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Unspoken Rewards This work has been published in the Teen Ink monthly print magazine.

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     Ever since my firstexperience at Degagé, a soup kitchen downtown, I've had a passion forreaching out to others.

I've watched Degagé grow from a tiny soupkitchen to one with a coffeehouse and discount store. When I volunteered therethe first time with a friend, I listened to a middle-aged homeless man whosegirlfriend was living in California. They were building a house, he said, but hewas living here in Grand Rapids temporarily to see the city. His girlfriend, hetold me, would soon return and bring him to their new house.

The directorof the kitchen explained that many of the homeless tell stories of their dreamsand desires. Naively, I had marveled at what this homeless man had said. But helived in poverty and most likely had no home at all. This experience helped meappreciate that I have a wonderful life. My friend and I left that day satisfied,having strewn Thanksgiving decorations throughout the tiny building and donatedtowering boxes of toothbrushes and toothpaste we had solicited from Grand Rapids'dentists.

After Degagé, I looked a little closer at the needs of mycommunity. For the past several summers, I've volunteered a few weeks as a daycamp counselor for a community outreach camp my church hosts. There I have seenmany children faced with heartbreaking trials: angry parents, lowself-confidence, lost hope and poverty.

On the first day of camp I searchfor the special ones who need to be touched. Then, I spend the week making surethat they not only fit in, but also feel comfortable talking about theirproblems. There is no more satisfying feeling than when, on the last day, thekids really want to stay at camp. The week may seem never-ending, leaving me withan aching body, but the intense feeling of the outreach's mission keeps mereturning every summer.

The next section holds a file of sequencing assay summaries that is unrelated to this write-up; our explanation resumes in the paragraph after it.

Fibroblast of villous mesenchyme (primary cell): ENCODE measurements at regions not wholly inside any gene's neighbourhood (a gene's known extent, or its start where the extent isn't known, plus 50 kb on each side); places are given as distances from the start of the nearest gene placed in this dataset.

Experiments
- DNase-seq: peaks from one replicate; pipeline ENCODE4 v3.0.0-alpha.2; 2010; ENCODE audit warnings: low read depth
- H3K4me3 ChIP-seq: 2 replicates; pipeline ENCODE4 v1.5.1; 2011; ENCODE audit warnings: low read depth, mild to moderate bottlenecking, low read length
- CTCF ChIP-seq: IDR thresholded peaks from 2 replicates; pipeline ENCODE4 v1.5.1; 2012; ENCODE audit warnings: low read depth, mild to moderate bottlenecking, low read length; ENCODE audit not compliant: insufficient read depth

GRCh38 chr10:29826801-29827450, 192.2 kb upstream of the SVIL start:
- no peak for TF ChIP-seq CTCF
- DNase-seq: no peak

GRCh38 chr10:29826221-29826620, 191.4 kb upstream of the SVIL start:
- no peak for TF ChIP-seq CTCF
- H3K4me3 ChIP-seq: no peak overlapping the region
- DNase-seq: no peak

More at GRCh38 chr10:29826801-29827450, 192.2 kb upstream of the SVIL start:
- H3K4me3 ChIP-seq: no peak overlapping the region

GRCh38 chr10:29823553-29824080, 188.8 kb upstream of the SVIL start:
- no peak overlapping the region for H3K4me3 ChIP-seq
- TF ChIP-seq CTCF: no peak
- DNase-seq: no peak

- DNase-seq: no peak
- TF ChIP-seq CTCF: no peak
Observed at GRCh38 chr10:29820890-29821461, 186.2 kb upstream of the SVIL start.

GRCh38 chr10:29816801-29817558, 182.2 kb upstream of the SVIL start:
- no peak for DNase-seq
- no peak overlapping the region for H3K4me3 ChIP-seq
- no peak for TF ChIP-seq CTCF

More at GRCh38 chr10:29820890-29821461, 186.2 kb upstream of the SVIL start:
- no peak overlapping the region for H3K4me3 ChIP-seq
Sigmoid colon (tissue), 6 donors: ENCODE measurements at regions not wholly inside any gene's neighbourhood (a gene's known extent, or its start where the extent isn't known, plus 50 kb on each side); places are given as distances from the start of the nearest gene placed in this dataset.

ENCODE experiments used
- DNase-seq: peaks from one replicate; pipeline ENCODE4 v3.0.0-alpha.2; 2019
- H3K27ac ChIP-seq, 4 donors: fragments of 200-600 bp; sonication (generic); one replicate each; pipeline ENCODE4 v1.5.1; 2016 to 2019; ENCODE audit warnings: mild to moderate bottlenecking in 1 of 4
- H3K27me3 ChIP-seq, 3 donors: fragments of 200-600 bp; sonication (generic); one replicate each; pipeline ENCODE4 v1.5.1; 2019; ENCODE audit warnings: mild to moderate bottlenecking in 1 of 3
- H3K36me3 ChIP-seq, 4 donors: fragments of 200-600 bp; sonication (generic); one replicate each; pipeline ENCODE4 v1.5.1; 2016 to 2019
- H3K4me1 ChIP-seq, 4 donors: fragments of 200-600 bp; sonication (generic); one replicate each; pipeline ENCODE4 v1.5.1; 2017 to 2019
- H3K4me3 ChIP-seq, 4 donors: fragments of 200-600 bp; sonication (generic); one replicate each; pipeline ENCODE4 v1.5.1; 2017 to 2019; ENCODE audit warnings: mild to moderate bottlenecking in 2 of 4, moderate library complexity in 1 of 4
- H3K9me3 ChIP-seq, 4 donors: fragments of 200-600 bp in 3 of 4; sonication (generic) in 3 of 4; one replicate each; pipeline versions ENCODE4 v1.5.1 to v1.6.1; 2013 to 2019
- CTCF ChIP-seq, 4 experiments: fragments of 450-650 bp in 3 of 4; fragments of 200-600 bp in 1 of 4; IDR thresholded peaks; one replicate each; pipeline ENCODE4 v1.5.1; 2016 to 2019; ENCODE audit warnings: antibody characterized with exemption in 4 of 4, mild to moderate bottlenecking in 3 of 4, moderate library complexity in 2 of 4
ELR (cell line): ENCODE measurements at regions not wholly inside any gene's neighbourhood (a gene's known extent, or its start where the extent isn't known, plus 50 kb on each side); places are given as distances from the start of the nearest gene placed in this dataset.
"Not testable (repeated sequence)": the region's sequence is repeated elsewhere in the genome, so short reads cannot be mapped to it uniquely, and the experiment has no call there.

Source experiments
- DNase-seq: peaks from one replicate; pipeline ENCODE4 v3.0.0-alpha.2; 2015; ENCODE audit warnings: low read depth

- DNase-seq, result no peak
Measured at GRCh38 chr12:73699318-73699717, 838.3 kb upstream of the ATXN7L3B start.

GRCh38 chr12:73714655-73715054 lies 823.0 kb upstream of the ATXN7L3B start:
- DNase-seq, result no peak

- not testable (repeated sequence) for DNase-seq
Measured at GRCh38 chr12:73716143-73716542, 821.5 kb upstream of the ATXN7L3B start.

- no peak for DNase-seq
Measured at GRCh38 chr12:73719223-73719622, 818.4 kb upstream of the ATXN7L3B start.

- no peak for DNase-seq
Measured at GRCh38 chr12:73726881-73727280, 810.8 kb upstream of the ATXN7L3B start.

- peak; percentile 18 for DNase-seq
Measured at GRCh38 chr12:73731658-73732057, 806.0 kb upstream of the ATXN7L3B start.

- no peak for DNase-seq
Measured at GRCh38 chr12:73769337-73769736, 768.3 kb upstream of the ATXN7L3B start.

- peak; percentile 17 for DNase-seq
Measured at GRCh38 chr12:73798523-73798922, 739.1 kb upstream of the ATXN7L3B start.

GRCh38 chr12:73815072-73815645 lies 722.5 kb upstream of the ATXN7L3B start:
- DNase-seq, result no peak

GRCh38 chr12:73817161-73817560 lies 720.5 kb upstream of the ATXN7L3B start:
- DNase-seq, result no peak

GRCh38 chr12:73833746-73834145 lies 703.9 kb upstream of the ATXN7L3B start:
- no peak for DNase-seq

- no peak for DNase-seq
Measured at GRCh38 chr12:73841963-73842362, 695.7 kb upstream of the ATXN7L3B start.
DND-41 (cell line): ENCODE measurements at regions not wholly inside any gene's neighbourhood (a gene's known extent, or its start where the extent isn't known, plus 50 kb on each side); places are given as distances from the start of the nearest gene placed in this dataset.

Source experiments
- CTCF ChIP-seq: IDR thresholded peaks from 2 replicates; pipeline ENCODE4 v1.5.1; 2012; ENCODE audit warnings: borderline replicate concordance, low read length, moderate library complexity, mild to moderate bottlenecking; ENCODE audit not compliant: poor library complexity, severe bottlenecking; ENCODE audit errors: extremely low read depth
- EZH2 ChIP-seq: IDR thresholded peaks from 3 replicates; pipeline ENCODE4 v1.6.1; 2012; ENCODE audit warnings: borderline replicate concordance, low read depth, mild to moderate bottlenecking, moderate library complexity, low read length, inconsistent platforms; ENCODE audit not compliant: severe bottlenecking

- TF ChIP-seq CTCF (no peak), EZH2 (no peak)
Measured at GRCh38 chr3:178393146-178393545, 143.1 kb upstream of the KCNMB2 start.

In addition, I am a Children and Worship leaderat my church. I love working with children, and this gives me experience for mystudy of elementary education. Children are such wonderful, promising members ofour society. They are not only our future, but they hold such simple andimportant views that any adult benefits when looking at the world through theireyes.

If you give a child your time, they surely will repay you a hundredtimes. Teaching them and giving them a chance to talk satisfies my passion tohelp others. Often, I seem rushed for time and get discouraged when preparationadds another item to my to-do list. Then I think about all the happy and thankfulchildren's faces, and I quickly remember the importance of communityservice.

Many of my friends question my time spent volunteering, and Itell them I enjoy the experience and find it fun. Often, I wonder if theyunderstand, but I assure them that if they went with me to a soup kitchen, theywould be moved, too, and come to know the satisfaction I receive from doingcommunity service. To all those considering volunteering, I assure you that youwill feel no regret.




This work has been published in the Teen Ink monthly print magazine. This piece has been published in Teen Ink’s monthly print magazine.





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